4. Storytelling pace: The pacing of your narrative and how quickly or slowly you wish for the story to unfold will affect the overall length. A faster-paced documentary can be shorter, while a slower, more reflective piece might need more time to develop.

5. Content availability: The amount and type of content available (interviews, archival footage, etc.) can also dictate the length. More material may allow you to create a longer documentary.

6. Budget and resources: Longer documentaries require more resources, time, and money. Consider your budget and the resources available to you when deciding on the length.

Different Lengths of a Documentary

Ranging from two minutes to several hours, documentaries run in all lengths. Each has its pros and cons, fits into different platforms, and caters to different kinds of audiences. Here’s a rough breakdown, followed by a table for reference:

1. Mini documentaries: These are short documentaries that typically range between 2 and 25 minutes. Mini documentaries are suitable for sharing information on the web and as part of a larger series. They offer a concise way to present the mission of an organization, business, or specific issue.

2. Short-form documentaries: These documentaries are usually longer than mini-documentaries and are limited to one “episode” but are still under 40 minutes long. Short documentaries are often utilized for online platforms, film festivals, or as part of a larger series. They aim to capture the essence of a story within a shorter time frame, providing a focused and concise narrative.

3. Broadcast documentaries: Designed for television or streaming platforms, broadcast documentaries can vary widely in length, from 30 minutes to several hours. The length depends on the specific requirements of the network or platform. These documentaries allow for a more in-depth exploration of the subject matter.

4. Feature-length documentaries: The Academy of Motion Picture Arts and Sciences has a minimum length requirement of 40 minutes for a documentary to qualify as a feature film. Typically, features range from 75 to 120 minutes. Feature-length documentaries also have the most commercial potential, as the runtime is popular with buyers and audiences, especially in the context of film festivals and streaming platforms.

5. Mini-series or multi-part documentaries: Mini-series or multi-part documentaries split an overarching story or theme into several episodes, allowing filmmakers to dissect broad topics—such as historical events, extensive biographies, or complex social issues—across multiple segments, providing depth and nuance. For audiences, it offers a digestible way to engage with content at their own pace. These work especially well with streaming platforms.

6. Television slot lengths: Documentaries broadcast on TV have predetermined durations, such as 30 minutes or an hour, to fit into airing schedules, including commercial breaks. Filmmakers must adapt their content to these slots, impacting the documentary’s pacing and structure to ensure viewer engagement within the constraints of TV programming.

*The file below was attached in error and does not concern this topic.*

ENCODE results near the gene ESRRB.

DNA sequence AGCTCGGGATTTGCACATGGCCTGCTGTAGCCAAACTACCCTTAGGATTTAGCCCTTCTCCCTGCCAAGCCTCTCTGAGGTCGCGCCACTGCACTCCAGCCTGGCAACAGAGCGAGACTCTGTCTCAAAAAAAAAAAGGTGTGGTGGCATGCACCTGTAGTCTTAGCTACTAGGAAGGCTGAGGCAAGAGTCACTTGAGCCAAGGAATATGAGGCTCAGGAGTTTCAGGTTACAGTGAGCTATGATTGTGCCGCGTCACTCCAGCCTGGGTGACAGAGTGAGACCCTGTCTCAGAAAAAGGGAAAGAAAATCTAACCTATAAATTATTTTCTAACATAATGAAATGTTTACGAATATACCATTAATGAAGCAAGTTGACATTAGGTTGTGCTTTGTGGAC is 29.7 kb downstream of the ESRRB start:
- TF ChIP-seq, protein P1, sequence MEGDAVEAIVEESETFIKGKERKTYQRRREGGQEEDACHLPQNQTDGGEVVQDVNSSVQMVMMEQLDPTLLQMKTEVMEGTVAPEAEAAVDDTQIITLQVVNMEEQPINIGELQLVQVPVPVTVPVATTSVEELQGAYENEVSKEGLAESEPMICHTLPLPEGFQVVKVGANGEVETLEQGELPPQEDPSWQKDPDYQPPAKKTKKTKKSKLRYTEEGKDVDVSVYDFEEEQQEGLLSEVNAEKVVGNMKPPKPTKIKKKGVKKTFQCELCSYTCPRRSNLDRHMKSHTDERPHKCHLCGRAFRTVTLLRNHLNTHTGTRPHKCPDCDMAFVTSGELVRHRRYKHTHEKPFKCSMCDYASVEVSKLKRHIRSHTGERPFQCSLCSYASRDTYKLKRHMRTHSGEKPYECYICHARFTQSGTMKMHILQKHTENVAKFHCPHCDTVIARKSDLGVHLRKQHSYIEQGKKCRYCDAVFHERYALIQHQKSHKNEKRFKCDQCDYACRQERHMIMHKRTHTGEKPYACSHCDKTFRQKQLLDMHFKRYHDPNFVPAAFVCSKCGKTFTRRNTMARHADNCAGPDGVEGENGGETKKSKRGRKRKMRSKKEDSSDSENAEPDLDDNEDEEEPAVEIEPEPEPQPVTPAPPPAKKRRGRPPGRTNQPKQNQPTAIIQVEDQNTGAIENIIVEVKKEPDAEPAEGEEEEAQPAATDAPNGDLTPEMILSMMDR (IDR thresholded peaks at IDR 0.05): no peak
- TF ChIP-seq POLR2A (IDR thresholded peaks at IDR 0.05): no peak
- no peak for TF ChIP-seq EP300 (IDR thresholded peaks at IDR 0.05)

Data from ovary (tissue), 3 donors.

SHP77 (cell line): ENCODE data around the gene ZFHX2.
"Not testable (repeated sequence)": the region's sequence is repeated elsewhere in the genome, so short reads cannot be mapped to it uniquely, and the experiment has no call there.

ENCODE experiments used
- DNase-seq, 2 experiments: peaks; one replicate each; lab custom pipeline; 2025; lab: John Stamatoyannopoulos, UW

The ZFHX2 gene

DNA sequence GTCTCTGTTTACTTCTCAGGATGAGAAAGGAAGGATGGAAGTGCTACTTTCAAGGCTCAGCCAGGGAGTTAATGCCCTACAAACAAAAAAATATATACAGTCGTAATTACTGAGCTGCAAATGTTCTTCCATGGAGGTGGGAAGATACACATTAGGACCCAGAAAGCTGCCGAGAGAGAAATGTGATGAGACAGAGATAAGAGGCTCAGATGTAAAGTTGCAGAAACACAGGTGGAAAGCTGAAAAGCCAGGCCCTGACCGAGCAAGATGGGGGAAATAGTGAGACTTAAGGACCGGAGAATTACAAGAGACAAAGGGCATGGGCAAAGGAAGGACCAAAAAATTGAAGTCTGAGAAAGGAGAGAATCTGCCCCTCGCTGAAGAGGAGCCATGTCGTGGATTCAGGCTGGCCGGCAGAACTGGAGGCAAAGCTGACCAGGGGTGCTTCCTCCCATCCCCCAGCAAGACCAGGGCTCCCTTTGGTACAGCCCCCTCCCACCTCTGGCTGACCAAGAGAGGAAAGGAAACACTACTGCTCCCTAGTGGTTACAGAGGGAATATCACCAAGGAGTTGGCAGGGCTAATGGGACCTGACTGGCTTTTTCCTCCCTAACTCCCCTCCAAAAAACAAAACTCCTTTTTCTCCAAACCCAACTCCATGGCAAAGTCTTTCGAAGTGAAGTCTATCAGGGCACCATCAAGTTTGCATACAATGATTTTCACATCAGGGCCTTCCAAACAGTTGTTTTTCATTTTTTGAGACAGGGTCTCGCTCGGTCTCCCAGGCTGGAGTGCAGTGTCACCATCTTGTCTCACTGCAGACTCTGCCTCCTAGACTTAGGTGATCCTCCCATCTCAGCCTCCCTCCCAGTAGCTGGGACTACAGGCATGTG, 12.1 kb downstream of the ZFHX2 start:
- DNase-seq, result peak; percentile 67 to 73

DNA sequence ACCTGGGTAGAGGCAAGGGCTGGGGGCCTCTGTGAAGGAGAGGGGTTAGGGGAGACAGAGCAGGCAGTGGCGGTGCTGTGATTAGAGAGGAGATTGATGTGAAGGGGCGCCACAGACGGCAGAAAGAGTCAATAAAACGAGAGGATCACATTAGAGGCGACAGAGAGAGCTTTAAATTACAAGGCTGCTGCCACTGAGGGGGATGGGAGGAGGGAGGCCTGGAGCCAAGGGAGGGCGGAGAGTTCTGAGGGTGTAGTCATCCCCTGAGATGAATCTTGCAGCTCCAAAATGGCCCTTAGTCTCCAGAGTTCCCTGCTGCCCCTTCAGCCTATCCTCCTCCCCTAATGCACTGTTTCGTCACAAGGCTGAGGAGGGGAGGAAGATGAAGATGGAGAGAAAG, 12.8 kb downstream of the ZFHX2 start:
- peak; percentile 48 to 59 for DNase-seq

FormatLengthPurposeSuitable PlatformsProsCons
Mini-Documentaries2 – 25 minutesOften used to concisely share the story or mission of an organization, business, or specific issue.Online, can be used for brand storytelling.Require less time and resources to produce.May not provide enough context or depth to fully explore a subject.
Short DocumentariesLess than 40 minutesEducational.Online platforms, educational institutions, and film festivals.Concise, easy to distribute online, and lower production costs.Limited time for in-depth exploration, may struggle to cover complex topics fully.
Feature-Length Documentaries40 – 120+ minutes

In-depth exploration of a topic.
Theatrical releases, TV broadcasts, streaming platforms.Comprehensive exploration, wider distribution options, and potential for high audience engagement.Higher production costs, longer production time, and may require more resources for distribution.
Mini-Series or Multi-Part DocumentariesMultiple episodes, 30 – 60+ minutes eachComprehensive exploration of complex subjects, detailed storytelling over several episodes.Streaming platforms, TV networks.Flexible viewing (binge or episodic), with potential for deeper audience connection.Requires significant content to fill episodes, higher production costs, and risk of viewer drop-off.
Television Slot Lengths30 minutes (about 22 min of content), or 60 minutes (about 42-45 min of content).Designed to fit TV time slots, including commercial breaks.TVWidely accessible, fits established viewing habits, and potential for regular scheduling.Constrained by TV schedule and commercial interruptions, may need to conform to network standards.

Hire Rock Creek’s Documentary Video Production Services

Whether it’s a succinct short or an expansive series, the key to a documentary lies in crafting a visual narrative that holds the viewer’s attention. Rock Creek Productions offers video production services in DC, the documentary capital of the world. We bring expertise built over decades in storytelling, and access to invaluable resources owing to our location in the capital. Let us co-create a resonant, impactful documentary together. Contact us today.